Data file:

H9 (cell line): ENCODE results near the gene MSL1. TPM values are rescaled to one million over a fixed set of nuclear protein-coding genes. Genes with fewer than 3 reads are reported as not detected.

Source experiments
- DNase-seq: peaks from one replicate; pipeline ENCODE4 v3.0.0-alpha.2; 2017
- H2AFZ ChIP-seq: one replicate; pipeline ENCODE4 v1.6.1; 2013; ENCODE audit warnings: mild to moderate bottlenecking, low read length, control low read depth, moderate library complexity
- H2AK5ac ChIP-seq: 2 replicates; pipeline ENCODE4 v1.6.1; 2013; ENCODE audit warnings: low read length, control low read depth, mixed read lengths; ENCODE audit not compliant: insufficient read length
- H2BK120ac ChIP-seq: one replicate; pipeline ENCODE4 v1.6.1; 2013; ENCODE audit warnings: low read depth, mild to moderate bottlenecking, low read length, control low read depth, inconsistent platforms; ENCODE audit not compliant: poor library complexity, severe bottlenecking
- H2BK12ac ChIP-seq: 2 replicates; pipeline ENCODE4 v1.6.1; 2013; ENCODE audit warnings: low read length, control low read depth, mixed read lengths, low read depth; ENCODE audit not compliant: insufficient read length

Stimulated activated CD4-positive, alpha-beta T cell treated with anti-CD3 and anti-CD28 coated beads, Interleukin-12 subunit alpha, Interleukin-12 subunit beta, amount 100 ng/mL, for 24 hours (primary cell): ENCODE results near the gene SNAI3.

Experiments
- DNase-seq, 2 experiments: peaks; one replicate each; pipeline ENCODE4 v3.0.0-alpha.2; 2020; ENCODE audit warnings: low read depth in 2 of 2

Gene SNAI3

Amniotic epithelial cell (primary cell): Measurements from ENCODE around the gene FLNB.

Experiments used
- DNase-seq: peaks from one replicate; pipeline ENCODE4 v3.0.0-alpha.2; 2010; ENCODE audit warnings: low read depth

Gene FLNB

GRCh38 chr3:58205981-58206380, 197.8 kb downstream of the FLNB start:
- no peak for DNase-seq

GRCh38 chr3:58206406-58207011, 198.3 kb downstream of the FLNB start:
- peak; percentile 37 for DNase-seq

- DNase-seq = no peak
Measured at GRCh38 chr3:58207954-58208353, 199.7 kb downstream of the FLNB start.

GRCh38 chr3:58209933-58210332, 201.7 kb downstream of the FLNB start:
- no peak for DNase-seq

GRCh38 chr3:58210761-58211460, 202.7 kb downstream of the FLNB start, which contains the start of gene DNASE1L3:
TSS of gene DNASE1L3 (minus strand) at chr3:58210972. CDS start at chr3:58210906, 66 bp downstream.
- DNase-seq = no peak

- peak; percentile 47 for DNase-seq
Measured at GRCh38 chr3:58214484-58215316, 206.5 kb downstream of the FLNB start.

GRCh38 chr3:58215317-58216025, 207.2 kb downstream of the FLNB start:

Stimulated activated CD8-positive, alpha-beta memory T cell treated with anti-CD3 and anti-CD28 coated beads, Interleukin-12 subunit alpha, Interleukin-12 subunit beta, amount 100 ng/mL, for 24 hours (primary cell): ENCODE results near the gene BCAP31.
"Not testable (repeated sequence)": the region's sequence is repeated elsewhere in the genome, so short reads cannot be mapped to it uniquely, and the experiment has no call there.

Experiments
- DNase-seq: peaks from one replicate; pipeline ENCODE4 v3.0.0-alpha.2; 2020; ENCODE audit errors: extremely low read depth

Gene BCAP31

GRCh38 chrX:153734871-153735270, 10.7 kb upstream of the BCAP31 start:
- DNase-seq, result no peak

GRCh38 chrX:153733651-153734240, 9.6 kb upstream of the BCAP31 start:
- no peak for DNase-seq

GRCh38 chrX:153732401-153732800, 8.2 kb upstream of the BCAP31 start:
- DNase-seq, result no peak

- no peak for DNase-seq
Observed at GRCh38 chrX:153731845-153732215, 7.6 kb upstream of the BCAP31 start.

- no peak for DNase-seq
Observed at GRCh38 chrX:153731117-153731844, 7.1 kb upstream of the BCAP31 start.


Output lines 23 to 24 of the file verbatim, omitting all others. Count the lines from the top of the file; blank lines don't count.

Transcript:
- no peak for DNase-seq

GRCh38 chr3:58210761-58211460, 202.7 kb downstream of the FLNB start, which contains the start of gene DNASE1L3: